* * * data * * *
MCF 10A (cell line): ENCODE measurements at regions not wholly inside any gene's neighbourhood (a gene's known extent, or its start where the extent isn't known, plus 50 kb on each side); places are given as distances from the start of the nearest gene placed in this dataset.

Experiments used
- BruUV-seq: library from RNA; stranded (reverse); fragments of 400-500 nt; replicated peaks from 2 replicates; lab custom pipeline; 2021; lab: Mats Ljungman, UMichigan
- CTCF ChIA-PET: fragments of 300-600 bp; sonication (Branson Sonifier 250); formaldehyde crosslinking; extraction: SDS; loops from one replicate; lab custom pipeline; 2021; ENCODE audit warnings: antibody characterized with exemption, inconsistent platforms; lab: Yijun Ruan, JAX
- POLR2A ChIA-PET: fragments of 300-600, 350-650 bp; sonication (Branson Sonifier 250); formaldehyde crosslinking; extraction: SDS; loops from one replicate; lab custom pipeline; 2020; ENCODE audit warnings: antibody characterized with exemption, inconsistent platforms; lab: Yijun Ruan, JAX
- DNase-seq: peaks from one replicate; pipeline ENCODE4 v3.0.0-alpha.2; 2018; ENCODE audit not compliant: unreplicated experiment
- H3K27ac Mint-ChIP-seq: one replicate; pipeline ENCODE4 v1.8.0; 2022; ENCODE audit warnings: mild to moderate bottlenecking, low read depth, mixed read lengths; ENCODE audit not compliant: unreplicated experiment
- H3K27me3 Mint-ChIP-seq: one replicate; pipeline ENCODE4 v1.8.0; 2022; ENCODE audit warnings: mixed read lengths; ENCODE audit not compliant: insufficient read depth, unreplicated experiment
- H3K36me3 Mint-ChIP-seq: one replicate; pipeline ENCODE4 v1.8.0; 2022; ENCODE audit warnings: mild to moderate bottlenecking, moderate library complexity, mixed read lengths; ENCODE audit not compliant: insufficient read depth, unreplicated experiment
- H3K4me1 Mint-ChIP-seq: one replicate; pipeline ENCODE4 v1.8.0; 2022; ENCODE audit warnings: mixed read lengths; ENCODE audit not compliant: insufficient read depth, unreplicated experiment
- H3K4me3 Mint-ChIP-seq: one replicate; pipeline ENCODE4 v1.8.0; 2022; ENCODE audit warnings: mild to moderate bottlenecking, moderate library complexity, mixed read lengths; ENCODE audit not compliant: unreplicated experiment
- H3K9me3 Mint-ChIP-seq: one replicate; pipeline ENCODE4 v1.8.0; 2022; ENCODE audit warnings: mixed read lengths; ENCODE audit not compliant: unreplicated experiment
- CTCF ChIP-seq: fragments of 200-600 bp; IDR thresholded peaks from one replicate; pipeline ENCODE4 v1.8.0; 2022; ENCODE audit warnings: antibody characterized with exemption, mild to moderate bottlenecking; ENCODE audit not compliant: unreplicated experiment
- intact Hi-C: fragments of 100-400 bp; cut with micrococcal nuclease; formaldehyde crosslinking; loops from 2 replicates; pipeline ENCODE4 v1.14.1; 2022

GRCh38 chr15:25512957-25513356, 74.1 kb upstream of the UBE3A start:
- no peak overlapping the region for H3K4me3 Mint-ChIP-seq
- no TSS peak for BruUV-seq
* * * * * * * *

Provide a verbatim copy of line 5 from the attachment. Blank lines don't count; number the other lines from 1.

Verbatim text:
- POLR2A ChIA-PET: fragments of 300-600, 350-650 bp; sonication (Branson Sonifier 250); formaldehyde crosslinking; extraction: SDS; loops from one replicate; lab custom pipeline; 2020; ENCODE audit warnings: antibody characterized with exemption, inconsistent platforms; lab: Yijun Ruan, JAX